The IKs current has an important role in repolarizing the cardiac action potential. KCNQ1 subunits form a tetrameric voltage-gated potassium channel, with which an accessory beta-subunit, KCNE1, can interact. KCNE1 binding to KCNQ1 remarkably alters channel kinetics by delaying activation, increasing current density and removing inactivation. There has always been confusion about how many KCNE1 subunits can associate with the KCNQ1 tetramer. Several groups have reported a strict fixed stoichiometry of two KCNE1 subunits to four KCNQ1 subunits. However, others have shown that the ratio varies depending on the concentration of KCNE1 subunits available. Using whole cell and single channel patch clamp recordings of tethered fusion constructs with different ratios of KCNE1:KCNQ1, as well as photo-crosslinking experiments, we show that up to four KCNE1 subunits can associate with the complex. Therefore, in vitro, IKs can have a variable stoichiometry. In further photo-crosslinking experiments we show that two adjacent residues in KCNE1 interact with KCNQ1 in different channel states, open and closed. Additionally, we show that these interactions are likely taking place with the pore domain of the channel. We also confirm what other groups had proposed, that KCNE1 moves within the cleft of KCNQ1 during channel activation, since the rates of crosslinking change when the channels are held at more depolarized holding potentials. Finally, we investigate whether or not all four voltage sensors have to activate and the complex undergo a concerted step in order for the pore to conduct current. We employ a mutation, E160R, which applies electrostatic repulsion to the positive charges of the voltage sensor and keeps it in a resting conformation. By locking one, two, three and four voltage sensors down we show, via whole cell and single channel recordings, that the channel can conduct when only one voltage sensor is free to move. From these experiments, we provide additional evidence that the IKs channel gates in an allosteric fashion, where each additional voltage sensor movement results in a progressively higher open probability. Additionally, we propose that there is cooperativity between KCNQ1 subunits, where movement of one voltage sensor facilitates movement of a neighboring voltage sensor.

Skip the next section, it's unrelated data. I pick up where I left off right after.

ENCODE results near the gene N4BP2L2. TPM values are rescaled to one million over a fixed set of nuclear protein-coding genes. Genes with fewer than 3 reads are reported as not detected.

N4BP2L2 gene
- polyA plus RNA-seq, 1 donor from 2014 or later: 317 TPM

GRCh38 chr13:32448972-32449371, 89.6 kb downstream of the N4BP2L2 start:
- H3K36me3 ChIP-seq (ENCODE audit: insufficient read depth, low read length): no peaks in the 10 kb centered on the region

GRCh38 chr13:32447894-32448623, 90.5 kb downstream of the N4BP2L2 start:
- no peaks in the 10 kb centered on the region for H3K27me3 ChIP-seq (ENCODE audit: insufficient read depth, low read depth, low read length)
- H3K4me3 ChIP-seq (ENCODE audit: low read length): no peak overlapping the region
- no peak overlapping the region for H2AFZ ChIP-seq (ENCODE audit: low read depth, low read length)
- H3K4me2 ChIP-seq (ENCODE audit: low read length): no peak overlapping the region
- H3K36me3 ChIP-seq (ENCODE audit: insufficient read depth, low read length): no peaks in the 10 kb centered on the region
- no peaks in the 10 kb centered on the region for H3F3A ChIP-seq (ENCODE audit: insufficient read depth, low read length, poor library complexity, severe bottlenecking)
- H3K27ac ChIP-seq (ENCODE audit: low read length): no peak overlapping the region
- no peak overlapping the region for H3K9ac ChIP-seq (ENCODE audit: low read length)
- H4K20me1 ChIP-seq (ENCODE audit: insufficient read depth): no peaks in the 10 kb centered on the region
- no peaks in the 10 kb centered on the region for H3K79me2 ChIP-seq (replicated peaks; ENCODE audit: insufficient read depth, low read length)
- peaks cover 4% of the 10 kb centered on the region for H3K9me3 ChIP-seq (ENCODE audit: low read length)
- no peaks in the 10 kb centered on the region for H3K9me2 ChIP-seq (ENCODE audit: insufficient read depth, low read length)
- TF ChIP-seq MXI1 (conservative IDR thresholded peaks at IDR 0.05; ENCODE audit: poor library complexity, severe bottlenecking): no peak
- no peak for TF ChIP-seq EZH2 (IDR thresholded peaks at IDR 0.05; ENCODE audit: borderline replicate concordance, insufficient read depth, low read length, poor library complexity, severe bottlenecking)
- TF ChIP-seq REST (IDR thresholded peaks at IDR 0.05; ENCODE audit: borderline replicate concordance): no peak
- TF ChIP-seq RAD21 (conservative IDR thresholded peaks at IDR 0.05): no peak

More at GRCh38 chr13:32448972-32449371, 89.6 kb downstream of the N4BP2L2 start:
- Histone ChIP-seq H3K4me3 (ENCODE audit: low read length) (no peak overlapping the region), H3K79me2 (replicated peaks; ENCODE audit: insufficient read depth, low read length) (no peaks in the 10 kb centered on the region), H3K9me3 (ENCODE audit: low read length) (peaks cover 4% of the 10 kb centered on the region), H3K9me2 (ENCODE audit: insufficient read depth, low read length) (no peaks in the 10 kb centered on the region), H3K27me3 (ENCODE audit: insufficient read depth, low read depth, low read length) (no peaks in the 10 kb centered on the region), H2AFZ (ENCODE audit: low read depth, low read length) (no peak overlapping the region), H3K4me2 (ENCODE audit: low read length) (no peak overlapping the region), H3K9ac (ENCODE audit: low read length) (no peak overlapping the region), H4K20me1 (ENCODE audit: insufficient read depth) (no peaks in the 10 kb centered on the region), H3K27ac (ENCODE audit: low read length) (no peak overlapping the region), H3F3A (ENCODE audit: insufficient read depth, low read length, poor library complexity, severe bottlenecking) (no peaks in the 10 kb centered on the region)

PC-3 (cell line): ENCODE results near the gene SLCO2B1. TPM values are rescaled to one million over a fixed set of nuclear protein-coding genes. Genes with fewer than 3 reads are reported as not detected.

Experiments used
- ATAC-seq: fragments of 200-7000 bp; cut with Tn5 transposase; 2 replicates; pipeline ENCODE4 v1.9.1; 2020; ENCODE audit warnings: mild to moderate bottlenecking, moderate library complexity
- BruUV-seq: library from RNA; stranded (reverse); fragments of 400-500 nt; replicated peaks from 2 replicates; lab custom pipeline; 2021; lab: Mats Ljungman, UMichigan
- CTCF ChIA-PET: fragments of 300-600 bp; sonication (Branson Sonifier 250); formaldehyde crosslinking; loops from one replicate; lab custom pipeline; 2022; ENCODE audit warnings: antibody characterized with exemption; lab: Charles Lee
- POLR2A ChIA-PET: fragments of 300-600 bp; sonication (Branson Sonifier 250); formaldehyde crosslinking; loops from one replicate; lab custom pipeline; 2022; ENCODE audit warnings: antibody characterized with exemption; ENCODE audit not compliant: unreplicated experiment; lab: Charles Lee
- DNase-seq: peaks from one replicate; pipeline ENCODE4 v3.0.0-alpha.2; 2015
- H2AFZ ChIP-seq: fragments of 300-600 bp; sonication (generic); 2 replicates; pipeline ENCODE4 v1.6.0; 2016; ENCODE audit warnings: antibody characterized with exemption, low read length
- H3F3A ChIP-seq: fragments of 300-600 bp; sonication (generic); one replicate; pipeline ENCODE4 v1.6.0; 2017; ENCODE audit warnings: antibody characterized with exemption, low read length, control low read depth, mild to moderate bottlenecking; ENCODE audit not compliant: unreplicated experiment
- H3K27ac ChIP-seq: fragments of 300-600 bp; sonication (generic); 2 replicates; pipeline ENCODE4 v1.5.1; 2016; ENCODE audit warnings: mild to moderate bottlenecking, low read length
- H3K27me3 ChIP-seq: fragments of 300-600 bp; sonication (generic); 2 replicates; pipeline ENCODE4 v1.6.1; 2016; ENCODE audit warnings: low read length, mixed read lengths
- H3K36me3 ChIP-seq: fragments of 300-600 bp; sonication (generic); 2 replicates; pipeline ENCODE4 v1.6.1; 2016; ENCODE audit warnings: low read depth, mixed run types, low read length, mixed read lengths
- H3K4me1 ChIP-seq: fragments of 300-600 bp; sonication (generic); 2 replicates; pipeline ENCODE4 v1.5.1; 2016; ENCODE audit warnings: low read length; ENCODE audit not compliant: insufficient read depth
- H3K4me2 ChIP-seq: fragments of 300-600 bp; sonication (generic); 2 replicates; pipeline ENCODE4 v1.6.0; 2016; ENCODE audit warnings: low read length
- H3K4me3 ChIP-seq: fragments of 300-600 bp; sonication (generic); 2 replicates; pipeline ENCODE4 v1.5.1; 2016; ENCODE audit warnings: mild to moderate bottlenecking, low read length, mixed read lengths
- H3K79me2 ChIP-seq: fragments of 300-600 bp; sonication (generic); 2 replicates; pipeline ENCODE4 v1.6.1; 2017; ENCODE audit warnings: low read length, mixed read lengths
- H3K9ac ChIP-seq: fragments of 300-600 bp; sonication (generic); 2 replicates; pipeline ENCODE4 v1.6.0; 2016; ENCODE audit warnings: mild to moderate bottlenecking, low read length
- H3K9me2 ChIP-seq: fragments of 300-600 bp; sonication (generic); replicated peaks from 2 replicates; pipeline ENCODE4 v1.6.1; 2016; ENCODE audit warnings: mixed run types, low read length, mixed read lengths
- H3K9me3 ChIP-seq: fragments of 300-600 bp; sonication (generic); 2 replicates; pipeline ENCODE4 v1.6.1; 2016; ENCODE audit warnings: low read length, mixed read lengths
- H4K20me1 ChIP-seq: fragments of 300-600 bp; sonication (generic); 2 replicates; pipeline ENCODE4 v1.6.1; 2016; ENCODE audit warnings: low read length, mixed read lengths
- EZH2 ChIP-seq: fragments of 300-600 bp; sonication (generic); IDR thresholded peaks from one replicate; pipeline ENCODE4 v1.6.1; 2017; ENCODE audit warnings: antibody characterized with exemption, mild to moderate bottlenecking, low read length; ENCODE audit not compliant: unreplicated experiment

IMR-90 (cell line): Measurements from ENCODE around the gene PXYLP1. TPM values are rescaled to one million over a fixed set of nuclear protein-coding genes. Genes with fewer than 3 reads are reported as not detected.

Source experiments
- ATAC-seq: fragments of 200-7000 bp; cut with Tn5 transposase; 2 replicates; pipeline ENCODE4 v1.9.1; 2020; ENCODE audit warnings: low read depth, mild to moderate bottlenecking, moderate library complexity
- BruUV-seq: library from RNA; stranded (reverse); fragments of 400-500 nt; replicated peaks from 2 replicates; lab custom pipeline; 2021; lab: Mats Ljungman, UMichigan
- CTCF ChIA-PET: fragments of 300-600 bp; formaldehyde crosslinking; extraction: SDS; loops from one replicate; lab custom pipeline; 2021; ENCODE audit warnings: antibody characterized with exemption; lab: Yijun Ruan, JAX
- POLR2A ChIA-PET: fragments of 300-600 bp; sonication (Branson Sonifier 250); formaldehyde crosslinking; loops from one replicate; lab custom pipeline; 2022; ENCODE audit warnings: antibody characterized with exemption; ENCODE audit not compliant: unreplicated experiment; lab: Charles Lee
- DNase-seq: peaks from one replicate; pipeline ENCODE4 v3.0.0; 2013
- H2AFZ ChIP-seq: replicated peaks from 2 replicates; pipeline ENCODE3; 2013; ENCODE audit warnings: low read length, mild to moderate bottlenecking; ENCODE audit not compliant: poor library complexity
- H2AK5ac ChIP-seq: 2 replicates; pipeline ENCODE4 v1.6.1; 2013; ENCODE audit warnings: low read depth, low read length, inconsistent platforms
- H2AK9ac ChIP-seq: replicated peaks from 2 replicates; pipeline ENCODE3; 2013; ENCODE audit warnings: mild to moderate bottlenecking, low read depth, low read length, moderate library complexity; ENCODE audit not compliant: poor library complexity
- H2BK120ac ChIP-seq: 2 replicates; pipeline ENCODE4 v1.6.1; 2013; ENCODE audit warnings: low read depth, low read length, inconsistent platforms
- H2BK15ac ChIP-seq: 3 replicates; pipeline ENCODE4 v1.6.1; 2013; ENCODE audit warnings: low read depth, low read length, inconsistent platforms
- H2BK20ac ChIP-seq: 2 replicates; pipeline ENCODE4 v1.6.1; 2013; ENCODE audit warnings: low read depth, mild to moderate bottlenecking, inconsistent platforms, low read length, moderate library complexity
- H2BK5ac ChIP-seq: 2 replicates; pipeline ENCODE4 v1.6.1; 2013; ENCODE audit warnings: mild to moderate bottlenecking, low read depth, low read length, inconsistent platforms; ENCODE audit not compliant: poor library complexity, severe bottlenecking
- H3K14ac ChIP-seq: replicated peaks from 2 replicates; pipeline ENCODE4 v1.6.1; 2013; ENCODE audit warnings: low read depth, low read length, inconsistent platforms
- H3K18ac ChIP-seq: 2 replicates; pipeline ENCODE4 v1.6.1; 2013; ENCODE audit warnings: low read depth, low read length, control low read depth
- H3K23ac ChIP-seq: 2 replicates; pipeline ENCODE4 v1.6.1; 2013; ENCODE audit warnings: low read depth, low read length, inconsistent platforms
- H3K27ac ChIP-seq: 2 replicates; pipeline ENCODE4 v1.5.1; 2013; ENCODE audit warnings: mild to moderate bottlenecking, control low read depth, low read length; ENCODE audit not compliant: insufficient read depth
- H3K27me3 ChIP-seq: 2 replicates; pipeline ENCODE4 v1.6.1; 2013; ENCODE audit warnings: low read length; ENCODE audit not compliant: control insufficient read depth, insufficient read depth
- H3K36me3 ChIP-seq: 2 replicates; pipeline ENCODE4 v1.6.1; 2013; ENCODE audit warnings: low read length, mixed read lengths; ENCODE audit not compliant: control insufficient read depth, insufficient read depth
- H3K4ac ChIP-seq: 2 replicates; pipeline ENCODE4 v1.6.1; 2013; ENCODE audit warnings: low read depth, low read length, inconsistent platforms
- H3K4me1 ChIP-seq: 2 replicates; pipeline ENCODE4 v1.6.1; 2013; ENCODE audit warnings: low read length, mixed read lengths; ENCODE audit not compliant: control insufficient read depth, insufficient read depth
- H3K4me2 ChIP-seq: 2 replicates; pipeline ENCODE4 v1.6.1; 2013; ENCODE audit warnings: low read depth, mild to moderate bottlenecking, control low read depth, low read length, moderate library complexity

View record

Gating and pore block of the human ether-à-go-go related gene (hERG) voltage-gated potassium channel (Kv11.1) (2017)

Ion channels are integral membrane proteins that form an aqueous pore through the cell lipid bilayer, and allow ions to traverse the membrane at rates approaching limits set by diffusion. Selectivity and gating differences amongst members of this protein family enable complex physiological processes such as action potentials. The diversity in ion channel selectivity and gating is endowed through structural permutations of protein structure that slightly alter factors such as the rate at which a channel activates or the width of the pore region and thus the type of ions it interacts with. This thesis investigates structural bases for the anomalous gating and drug interaction behaviour exhibited by the human ether-à-go-go related gene (hERG) voltage-gated potassium channel (VGKC). The unique gating kinetics of hERG allow it to fulfill its role as the rapid delayed rectifier potassium current of the cardiac action potential and the unique susceptibility to drug block can compromise this function. Chapter 2 describes how slow deactivation of hERG can be largely attributed to cytosolic domain interaction with channel gating, an interaction that serves to establish a mode shift of the channel gating charge, shifting the deactivation gating pathway to more hyperpolarized potentials. Chapter 3 demonstrates that an interaction between an acidic residue at the bottom of the S1 and a basic residue at the bottom of the S4 stabilizes the closed state of the channel and slows activation. Through gating currents and fluorescence experiments, we propose a model of hERG gating in which this unique interaction stabilizes an early closed state of the channel. Chapter 4 investigates the role of cation-π interactions in hERG drug block, testing the importance of the two most significant residues for drug interaction, Y652 and F656. Using unnatural amino acid mutagenesis, this final study shows that cation-π interactions do not appear to play a major role in drug interaction with the hERG pore.